~ Nine of the eleven wigs I was commissioned to make for the “Kimono: Kyoto to Catwalk” exhibition

Today (Thursday 27th August 2020) the current exhibition, “Kimono: Kyoto to Catwalk”, reopens at the Victoria and Albert Museum after a period of closure due to the Coronavirus pandemic.

This exhibition will present the kimono as a dynamic and constantly evolving icon of fashion, revealing the sartorial, aesthetic and social significance of the garment from the 1660s to the present day, both in Japan and the rest of the world.”

Earlier this year I completed a project for this exhibition, making eleven “wigs” for the fibreglass mannequin heads in hairstyles to represent different periods in Japanese history.

~ Courtesan wig (Image credit: Rachael Lee, Textile Conservation Display Specialist in the Textile Conservation Department at the V&A)

The wigs for this exhibition were intended to be abstract and an impression of the silhouette, rather than incredibly detailed, so as not to distract too much from the costume displayed on the mannequins. When wigs are requested for mannequins, they are often made in house at the museum by the Textiles Conservation and Mounting Department, but due to restrictions on time they were outsourced on this occasion. I was involved in a similar project for another V&A exhibition back in 2018, “Frida Kahlo: Making Her Self Up”, which involved making three headdresses constructed from paper flowers. One of my previous blog posts details the making of these.

~ Two of the paper flower headpieces I was commissioned to make for the “Frida Kahlo: Making Her Self Up” exhibition at the Victoria and Albert Museum

The wigs for the Kimonos exhibition were to be made from milliners crinoline, or “crin” for short, which in its nature is really springy and easy to make into voluminous shapes. Crin is an extremely versatile fabric that can be used for millinery, craft and haberdashery as well as fashion and dressmaking. The intention was to form shapes by manipulating it and stitching it together, then attaching these pieces to a Rigiline frame which would sit on the head of the mannequins. Rigilene is a type of boning made of woven nylon rods and can be stitched directly to fabric, without a casing.

~ Crinoline and rigilene used to make the wigs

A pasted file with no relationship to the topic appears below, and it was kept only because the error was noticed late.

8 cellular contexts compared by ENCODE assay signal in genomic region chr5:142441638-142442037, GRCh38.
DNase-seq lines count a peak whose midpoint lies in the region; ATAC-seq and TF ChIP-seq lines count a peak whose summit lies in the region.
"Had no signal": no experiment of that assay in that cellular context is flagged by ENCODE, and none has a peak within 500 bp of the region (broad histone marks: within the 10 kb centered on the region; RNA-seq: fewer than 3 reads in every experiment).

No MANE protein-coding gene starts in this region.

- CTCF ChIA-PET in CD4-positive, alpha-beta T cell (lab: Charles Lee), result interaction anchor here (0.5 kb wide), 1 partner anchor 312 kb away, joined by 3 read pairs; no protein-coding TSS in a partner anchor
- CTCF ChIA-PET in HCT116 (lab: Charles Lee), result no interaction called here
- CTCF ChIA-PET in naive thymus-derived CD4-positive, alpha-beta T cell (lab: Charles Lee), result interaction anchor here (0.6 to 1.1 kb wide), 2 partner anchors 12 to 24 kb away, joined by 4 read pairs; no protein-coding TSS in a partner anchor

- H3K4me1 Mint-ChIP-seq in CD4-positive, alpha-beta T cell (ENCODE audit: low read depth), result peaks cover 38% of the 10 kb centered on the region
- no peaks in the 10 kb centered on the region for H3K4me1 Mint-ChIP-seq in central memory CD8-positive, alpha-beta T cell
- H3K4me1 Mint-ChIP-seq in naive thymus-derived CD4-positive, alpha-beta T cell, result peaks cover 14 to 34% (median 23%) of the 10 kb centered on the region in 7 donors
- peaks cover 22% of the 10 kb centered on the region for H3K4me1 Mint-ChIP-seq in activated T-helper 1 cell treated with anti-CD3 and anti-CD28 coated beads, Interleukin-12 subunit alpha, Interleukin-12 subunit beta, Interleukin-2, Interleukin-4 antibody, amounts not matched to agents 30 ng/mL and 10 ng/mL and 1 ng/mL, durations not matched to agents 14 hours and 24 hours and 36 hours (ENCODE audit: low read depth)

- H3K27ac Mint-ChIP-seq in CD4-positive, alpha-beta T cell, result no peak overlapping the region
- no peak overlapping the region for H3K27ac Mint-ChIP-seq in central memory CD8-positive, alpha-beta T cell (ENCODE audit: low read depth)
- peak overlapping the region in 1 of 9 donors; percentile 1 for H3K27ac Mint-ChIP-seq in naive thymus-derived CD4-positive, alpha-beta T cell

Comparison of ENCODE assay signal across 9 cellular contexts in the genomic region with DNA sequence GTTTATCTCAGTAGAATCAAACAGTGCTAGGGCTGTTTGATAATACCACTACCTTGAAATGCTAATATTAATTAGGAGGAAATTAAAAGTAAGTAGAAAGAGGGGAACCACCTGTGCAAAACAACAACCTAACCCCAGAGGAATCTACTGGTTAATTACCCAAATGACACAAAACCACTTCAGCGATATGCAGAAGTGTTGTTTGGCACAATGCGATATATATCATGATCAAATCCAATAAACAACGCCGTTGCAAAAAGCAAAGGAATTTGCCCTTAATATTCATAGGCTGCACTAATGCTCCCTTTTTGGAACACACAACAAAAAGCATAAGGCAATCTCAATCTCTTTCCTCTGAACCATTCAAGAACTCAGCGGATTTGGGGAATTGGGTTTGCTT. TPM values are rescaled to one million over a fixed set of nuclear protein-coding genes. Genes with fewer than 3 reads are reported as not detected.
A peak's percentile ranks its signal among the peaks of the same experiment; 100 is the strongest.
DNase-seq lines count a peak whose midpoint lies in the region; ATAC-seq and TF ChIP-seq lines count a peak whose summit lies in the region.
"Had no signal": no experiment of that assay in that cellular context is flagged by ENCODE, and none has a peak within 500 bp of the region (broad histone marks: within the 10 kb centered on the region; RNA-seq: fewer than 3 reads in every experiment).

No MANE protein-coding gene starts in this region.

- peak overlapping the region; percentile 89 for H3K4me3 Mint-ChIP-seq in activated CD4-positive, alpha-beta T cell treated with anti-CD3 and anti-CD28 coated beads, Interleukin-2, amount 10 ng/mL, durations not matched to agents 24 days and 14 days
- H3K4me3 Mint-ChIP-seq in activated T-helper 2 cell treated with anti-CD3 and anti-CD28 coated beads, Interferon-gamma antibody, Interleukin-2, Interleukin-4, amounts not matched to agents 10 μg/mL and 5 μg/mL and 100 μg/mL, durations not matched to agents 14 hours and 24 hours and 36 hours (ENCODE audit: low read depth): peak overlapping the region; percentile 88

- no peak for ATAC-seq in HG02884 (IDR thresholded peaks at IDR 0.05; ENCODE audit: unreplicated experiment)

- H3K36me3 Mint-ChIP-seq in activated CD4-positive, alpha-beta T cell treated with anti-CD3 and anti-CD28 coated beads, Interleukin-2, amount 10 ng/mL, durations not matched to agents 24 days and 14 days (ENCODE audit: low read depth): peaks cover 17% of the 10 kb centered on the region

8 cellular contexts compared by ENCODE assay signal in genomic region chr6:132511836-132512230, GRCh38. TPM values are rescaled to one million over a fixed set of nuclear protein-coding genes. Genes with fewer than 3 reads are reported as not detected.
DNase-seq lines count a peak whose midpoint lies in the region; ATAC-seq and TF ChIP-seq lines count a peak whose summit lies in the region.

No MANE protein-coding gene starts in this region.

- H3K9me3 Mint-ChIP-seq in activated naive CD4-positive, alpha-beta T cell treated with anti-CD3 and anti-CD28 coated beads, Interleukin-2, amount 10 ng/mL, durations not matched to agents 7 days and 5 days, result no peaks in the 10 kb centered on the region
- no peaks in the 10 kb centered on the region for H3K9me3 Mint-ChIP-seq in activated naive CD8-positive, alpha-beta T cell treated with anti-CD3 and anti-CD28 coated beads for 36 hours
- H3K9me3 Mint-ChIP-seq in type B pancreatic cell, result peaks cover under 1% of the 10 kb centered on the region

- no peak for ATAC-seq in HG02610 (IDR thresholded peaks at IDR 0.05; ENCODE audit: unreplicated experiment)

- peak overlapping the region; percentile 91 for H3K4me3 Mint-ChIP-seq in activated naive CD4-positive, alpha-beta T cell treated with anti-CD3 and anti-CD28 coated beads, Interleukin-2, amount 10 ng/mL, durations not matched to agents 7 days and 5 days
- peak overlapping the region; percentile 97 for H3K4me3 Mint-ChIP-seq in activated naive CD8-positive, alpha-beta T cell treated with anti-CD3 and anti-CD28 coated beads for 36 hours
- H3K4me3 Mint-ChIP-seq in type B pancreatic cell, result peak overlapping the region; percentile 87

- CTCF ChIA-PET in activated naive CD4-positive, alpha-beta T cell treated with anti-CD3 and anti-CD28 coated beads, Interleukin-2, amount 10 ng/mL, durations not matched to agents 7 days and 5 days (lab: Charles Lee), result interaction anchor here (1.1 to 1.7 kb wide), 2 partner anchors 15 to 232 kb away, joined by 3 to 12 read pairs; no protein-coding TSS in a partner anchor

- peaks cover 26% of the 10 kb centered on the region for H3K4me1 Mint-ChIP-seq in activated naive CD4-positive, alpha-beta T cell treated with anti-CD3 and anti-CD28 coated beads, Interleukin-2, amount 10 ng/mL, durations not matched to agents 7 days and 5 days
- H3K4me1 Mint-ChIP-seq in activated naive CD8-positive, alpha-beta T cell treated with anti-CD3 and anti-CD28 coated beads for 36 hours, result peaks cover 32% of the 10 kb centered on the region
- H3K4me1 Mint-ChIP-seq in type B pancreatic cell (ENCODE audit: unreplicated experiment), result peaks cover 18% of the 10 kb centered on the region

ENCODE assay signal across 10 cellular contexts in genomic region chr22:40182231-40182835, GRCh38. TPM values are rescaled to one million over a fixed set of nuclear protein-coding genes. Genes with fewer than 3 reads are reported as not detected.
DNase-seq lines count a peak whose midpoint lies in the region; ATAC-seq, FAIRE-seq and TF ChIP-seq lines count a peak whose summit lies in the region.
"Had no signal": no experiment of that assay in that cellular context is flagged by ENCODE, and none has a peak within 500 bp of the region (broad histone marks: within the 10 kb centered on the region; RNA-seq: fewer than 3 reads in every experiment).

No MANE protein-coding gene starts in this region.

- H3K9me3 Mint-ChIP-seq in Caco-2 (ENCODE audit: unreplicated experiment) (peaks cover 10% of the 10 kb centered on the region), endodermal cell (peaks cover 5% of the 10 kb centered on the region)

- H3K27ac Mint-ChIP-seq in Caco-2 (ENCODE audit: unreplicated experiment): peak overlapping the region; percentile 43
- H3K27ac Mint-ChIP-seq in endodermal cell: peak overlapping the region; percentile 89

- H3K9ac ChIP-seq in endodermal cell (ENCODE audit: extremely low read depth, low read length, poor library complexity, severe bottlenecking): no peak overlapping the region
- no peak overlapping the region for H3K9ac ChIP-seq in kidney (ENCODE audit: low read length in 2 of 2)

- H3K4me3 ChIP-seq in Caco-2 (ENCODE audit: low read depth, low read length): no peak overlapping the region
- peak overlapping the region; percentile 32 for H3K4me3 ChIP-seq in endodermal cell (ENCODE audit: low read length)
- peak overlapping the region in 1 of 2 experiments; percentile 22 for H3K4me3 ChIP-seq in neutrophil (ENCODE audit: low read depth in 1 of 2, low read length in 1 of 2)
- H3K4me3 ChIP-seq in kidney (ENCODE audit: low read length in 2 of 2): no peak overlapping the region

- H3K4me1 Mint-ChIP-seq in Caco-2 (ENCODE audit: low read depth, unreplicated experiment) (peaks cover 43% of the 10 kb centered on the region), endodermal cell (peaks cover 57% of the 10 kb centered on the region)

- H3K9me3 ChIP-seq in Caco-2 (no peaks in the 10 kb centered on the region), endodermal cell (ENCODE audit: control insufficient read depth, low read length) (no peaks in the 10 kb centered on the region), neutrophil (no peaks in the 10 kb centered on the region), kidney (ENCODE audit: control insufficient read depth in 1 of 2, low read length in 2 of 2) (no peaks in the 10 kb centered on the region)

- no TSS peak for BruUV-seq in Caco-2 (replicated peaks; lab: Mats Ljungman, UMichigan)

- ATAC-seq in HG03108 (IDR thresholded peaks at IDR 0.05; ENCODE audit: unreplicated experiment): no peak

The concept of these crin and rigilene wigs was not new, in 2011 an article was published in the V&A’s Conservation journal entitled, “Keep Your Hair On – The development of conservation friendly wigs”:

One of the challenges we regularly encounter when displaying head wear is how to achieve a good fit with proper support when headdresses are designed to be worn upon elaborate hair styles. The solution to this quandary would appear easy enough; give heads hair. This seemingly straight forward answer was not as easy to apply as one might think largely due to exhibition designers and curators desire to display objects on non-realistic, abstract mannequin forms. This current trend is considered least distracting to the audience’s appreciation of the costume itself.

My contact at the museum was Rachael Lee, a Textile Conservation Display Specialist in the Textile Conservation Department, who had been working for many months displaying numerous kimonos for the exhibition. She and some of her colleagues had already worked on a couple of protoypes of the wigs that were sent to me to get an idea of the forms they wanted. I was however told that I was to have creative control over the wigs and to have fun with them!

For the eleven wigs that they wanted I was supplied with reference images to work from.

~ The reference images for the eleven wigs to be made for the exhibition

The wigs were to be built on to Rigilene frames. I first measured the circumference of the fibreglass head at approximately the point where I wanted the hairline of the wigs to sit. I left a bit of slack knowing that the frame would get packed out a bit when the crinoline layers were attached. I cut a strip of Rigilene that was overlong so that it could be overlapped and joined together to form a circle, I drilled a series of small holes through the overlapped pieces and then stitched through them to hold the loop together. A second piece of Rigilene was then cut to span the top of the head, and it was joined to the first ring, slightly off centre, in same way using thread. Finally, a shorter piece was cut to tether the outer ring and the central bar together at the back.

As the Rigilene was quite springy, initially I temporarily joined the overlapped pieces using a dab of superglue and held them in place with a bulldog clip whilst it set. This then helped as the two pieces of Rigilene were set in place and held together for me to drill the holes using my Dremel. This process was reproduced a number of times to give me enough frames to experiment with and work from.

~ The rigilene frames made for each of the wigs

As I was working remotely from home, I sent many images of the wigs at various points in their construction to Rachael Lee, who in turn showed them to the curators who gave me feedback during the making process. I had never worked with either Rigilene or crin before so it was a learning curve, manipulating the crin into different shapes and forms to make the 2D images I had into three dimensional forms was a fun challenge! 

Further blog posts will follow about the steps I took to create these flamboyant wigs, from the subdued “Gibson Girl” through to the elaborate “Courtesan” with some more modern “Memoirs of a Geisha” characters thrown in I feel I have learnt a lot about Japanese hairstyles along the way!

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